For those who missed it, click here to listen to a short interview with Bushfire Volunteers’ President Dave Gossage, who tells his ABC Radio Interviewers that the so-called “Emergency Leaders for Climate Action” should hang their heads in shame for trying to use Climate Change and current catastrophic fire conditions to push their undeclared industrial agenda.
While it is always uncomfortable to be the “canary in the coalmine”, Bushfire Volunteers is again proud to have led the nation in calling out the group for its cynical and hurtful behaviour, so far followed up by only a handful of others, including the Weekend Australian as is evidenced by its excellent Editorial in today’s paper.
Thank you Weekend Australian.
A makeshift memorial was set up on Friday at Horsley Park Rural Fire Brigade HQ in Sydney’s west: two helmets, one labelled “O’Dwyer”, the other “Keaton”, sat on a rock bearing a metal plaque. Andrew O’Dwyer, 36, and Geoffrey Keaton, 32, died the previous night near Buxton after their fire truck was struck by a falling tree; the truck rolled and the men died at the scene. Their crew had been battling the Green Wattle Creek fire, which tore through the communities of Buxton, Balmoral and Bargo in the southern highlands outside of Sydney.
NSW Premier Gladys Berejiklian, who earlier had declared a seven-day state of emergency, paid tribute to the men and the remarkable volunteers fighting bushfires across the state: “They’re ordinary, everyday individuals — like you and I — that go out and simply want to serve and protect and make a difference in their local community, and they don’t ever go out in the knowledge that they might not come home from that shift.”
As fires raged and temperatures soared in capitals, debate about natural causes and human responsibilities jumped containment lines of decency and common sense. In all of this, the sacrifice of the people putting their lives on the line, and their livelihoods, to save the homes, farms and businesses of neighbours and strangers alike was obscured. These exhausted souls — heroes from all over the country — were, as one mayor put it, “the last line of defence” for communities.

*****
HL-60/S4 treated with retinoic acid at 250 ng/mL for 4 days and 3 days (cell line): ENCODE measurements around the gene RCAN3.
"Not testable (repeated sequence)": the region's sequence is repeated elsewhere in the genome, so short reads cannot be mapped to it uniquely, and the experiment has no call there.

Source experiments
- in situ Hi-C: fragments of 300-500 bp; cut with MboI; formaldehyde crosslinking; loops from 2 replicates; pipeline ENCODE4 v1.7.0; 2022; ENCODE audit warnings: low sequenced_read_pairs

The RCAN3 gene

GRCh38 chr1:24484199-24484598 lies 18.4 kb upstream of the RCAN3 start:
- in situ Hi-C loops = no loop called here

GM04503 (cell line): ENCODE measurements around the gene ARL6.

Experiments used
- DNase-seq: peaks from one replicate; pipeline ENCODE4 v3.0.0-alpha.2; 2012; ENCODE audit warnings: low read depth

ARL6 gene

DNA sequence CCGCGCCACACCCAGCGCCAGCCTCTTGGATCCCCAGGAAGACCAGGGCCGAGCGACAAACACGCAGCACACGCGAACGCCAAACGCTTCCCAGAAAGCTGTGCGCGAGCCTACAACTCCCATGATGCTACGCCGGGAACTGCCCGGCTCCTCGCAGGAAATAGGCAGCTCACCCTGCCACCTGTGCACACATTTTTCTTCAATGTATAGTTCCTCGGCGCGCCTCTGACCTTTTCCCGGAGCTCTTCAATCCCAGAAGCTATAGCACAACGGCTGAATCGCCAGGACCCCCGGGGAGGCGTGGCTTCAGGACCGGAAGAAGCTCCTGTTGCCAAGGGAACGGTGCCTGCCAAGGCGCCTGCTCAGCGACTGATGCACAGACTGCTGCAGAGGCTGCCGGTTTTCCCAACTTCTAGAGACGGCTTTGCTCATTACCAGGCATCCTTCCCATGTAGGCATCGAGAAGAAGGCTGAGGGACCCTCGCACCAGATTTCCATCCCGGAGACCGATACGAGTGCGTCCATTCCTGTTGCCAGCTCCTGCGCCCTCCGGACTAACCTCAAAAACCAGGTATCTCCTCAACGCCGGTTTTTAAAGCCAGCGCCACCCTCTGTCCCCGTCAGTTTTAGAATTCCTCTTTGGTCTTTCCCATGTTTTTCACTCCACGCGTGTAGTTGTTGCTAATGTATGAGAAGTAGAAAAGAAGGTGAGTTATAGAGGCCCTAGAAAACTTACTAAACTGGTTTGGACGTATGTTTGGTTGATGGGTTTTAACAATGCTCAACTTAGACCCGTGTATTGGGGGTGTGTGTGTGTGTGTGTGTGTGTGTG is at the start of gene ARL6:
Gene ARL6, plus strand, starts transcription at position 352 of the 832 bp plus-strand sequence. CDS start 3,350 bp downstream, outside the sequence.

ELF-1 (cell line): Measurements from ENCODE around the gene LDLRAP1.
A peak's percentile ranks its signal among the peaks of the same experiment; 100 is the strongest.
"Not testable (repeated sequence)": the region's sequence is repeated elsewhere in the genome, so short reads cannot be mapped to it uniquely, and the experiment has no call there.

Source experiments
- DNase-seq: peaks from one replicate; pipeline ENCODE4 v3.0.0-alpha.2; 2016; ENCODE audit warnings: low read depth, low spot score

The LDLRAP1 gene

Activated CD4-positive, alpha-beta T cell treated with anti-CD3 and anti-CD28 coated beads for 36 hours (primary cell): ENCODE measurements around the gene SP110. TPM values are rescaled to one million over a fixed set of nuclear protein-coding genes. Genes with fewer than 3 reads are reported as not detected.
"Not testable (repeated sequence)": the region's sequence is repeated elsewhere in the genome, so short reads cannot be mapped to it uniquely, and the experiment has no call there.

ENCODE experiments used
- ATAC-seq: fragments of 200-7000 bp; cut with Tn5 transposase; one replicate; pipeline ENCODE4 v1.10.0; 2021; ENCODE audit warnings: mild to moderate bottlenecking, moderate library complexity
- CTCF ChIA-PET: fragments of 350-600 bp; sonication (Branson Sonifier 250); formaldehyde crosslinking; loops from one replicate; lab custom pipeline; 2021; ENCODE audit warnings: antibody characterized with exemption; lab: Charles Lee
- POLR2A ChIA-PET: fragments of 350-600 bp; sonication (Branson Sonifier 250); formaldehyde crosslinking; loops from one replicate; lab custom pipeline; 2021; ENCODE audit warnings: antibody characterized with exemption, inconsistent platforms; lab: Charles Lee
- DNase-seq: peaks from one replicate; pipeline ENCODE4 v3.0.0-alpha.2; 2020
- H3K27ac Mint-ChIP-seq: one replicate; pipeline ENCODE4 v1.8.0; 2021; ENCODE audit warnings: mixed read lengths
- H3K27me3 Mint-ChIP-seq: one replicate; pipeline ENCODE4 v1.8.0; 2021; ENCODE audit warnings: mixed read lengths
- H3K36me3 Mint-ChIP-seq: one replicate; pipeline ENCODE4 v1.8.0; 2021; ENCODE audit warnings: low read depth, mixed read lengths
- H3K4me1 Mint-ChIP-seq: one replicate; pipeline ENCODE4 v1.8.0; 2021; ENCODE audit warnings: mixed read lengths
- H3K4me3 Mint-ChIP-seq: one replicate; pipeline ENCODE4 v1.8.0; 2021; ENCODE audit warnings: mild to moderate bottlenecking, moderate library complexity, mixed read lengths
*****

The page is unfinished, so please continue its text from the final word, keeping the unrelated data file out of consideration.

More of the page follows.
Forgotten, too, were people — from Shoalhaven and Wollondilly shires, and to Sydney’s northwest — who will be homeless, distraught and bereft at Christmas. It’s at times such as this that the best of our nation is shown: stoicism, selflessness and empathy for the afflicted.
We are a nation prone to bushfires. That is simply a fact. But as this bushfire season has hit early, and with a vengeance, people who should know better have used the tragedies as a soapbox for action on climate change. Emergency Leaders for Climate Action, funded by enviro-activist Tim Flannery’s Climate Council, attacked the Morrison government for a failure of “moral leadership” when it came to the bushfires. Former NSW Fire and Rescue commissioner Greg Mullins said: “Australia was burning while we turn a blind eye to the driving force, which is climate change and a warming planet.” As we report on Saturday, former Queensland premier Campbell Newman blasted one of the prominent former fire chiefs who is part of the climate action group, saying Lee Johnson never raised the issue when he headed emergency services in the state.
Experts keep telling us there is no direct link between climate change and bushfires; we know many fires are lit by arsonists. As Roger Underwood, a man with 60 years’ experience in bushfire management, wrote in our pages on Thursday, the “climate change is causing bushfires” position has two “killer flaws”: it takes no account of fuels and prescribes no practical actions. We know that the build-up of fuels shows governments have dropped the ball. Politicians need to think again about how to limit bushfires’ ferocity and how better to fight them.
Firefighters are preparing for a “nightmare scenario” in NSW, in anticipation of scorching heat and strained resources; authorities are raising emergency warning levels in Victoria and South Australia. In these catastrophic conditions, more homes will be lost. As a nation, we pay tribute to fallen heroes O’Dwyer and Keaton and embrace their grieving families.